While the Osage-orange is hardy in southern Nebraska (USDA Hardiness Zone 5), it is not a suitable tree for the home landscape because of its large fruit and sharp thorns. Attempts have been made by horticulturists to identify and select male, thornless cultivars. Unfortunately, no cultivar has proven to be completely thornless. Until a true thornless cultivar is found, the Osage-orange is probably best suited for wildlife plantings in rural areas.

The milky juice present in the stems and fruit of the Osage-orange may cause irritation to the skin. While the fruit have been suspected of being poisonous to livestock, studies conducted in several states have been negative. However, the fruit may cause death in ruminants (like cattle and sheep) by lodging in the esophagus and preventing eructation or release of ruminal gases.
 

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ramirami said:
the fruit is called hedge apples

.
That was more than I wanted to know....



:23: :24: :23: :24:
 

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kemosabe said:
I've been wondering what an "Osage Orange" looked like... Now I know!! :eek: :eek:
Wow, looks like something you'd end up with if you didn't practice safe sex. :eek:
(Now, how in the world did this reply end up above kemosabe's first reply??)
 

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ramirami said:
well lyou might have to prove the dent was caused by the fruit....which might be difficult.....

you comprehensive insurance should cover the damage....ofcourse hopefully you followed N_jay's advise and had $0 deductible on that :D
See, I resisted bringing that up! :2: :2: :2:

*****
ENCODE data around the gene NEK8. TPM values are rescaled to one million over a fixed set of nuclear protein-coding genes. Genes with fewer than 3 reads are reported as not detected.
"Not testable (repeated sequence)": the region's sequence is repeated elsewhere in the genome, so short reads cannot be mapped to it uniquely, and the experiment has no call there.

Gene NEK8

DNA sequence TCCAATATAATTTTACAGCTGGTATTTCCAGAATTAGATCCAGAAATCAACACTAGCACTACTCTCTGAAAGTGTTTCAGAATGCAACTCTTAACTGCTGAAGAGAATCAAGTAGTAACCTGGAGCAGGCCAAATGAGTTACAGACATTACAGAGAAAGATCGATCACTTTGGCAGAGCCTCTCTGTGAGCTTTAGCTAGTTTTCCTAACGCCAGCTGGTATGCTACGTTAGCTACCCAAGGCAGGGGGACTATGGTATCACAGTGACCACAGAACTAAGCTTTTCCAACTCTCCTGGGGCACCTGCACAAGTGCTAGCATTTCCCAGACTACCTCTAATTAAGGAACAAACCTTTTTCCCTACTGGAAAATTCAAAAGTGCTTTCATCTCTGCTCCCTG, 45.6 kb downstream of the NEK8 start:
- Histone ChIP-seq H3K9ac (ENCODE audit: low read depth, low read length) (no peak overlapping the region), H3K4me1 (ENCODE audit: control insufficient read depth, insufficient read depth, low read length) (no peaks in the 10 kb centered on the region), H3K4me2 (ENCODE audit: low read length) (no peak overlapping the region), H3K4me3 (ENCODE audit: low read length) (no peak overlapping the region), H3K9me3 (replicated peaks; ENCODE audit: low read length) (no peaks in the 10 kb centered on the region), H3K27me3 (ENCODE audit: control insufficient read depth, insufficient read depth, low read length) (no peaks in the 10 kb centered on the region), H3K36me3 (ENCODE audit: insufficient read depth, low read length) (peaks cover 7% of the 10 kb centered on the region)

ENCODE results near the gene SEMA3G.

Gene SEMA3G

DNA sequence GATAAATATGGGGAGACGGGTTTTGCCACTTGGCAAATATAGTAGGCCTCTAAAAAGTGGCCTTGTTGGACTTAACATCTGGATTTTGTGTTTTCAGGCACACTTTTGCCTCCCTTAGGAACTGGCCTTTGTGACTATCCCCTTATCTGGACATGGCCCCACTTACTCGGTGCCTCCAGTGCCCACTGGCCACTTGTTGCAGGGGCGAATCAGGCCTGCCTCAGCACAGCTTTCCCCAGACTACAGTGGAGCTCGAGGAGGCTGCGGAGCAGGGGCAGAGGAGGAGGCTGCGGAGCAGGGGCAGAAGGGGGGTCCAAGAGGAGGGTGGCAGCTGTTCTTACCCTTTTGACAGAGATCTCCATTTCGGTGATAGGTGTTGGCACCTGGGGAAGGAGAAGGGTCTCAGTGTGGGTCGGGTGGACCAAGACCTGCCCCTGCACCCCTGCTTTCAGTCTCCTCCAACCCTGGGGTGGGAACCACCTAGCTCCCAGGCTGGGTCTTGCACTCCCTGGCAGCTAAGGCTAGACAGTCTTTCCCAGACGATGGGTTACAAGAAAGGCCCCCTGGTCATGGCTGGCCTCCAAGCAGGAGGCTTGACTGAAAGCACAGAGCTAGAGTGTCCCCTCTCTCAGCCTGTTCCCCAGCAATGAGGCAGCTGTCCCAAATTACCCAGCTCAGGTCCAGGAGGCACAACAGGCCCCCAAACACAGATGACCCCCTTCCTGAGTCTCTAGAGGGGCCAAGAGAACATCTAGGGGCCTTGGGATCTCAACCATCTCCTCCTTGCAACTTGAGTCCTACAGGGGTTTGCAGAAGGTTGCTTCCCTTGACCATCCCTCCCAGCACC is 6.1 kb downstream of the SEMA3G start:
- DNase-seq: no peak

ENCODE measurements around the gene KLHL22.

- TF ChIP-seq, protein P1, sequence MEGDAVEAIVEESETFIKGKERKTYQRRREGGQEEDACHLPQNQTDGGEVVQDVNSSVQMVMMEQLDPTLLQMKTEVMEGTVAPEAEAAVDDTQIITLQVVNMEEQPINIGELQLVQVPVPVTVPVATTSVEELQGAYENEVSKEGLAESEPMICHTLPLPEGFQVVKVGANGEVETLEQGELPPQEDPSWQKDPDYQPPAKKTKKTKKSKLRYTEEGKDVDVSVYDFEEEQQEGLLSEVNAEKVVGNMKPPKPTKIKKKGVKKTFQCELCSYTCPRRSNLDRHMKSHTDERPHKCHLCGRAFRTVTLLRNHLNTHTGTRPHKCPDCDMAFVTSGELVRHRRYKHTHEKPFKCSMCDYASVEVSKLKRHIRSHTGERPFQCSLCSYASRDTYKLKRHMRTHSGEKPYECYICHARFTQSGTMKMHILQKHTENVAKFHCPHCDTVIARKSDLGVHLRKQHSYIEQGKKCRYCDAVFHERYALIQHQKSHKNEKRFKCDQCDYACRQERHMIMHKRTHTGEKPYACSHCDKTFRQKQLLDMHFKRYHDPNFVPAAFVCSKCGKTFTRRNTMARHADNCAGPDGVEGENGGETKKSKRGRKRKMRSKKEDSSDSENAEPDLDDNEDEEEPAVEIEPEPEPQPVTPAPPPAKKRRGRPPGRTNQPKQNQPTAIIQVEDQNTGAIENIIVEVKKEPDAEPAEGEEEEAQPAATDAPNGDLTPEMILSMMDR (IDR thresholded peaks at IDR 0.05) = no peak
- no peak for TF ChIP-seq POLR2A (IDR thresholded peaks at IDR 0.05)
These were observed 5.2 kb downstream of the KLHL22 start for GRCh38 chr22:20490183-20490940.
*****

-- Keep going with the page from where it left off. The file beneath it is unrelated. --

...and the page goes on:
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Discussion Starter #9
I also discovered that this "Osage orange" also knocked the map light right out of its socket. Popped the cover off and put the bulb back in and it works just fine. My wife looked at the interior roof and thought that the indentation above where your head is was also caused by the perpetrator.
 

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That is one UGLY fruit! :16:

I didnt know fruit could grow hair! :eek:
 

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RipRocK said:
Wow, looks like something you'd end up with if you didn't practice safe sex. :eek:
(Now, how in the world did this reply end up above kemosabe's reply with the pic??)
I was wondering the same thing (the comment about the reply ending up in the wrong place, not the safe sex thing... :p )??? Weird...
 

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RipRocK said:
Wow, looks like something you'd end up with if you didn't practice safe sex. :eek:
(Now, how in the world did this reply end up above kemosabe's reply with the pic??)
the server clock was messed up